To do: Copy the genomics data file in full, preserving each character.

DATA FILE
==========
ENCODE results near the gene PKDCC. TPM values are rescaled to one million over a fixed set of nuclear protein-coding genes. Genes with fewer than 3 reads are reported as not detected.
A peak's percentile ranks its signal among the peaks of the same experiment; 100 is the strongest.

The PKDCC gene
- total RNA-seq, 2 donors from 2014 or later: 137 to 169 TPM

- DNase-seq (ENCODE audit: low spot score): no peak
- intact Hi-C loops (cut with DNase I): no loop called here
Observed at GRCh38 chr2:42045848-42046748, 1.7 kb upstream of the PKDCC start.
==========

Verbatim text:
ENCODE results near the gene PKDCC. TPM values are rescaled to one million over a fixed set of nuclear protein-coding genes. Genes with fewer than 3 reads are reported as not detected.
A peak's percentile ranks its signal among the peaks of the same experiment; 100 is the strongest.

The PKDCC gene
- total RNA-seq, 2 donors from 2014 or later: 137 to 169 TPM

- DNase-seq (ENCODE audit: low spot score): no peak
- intact Hi-C loops (cut with DNase I): no loop called here
Observed at GRCh38 chr2:42045848-42046748, 1.7 kb upstream of the PKDCC start.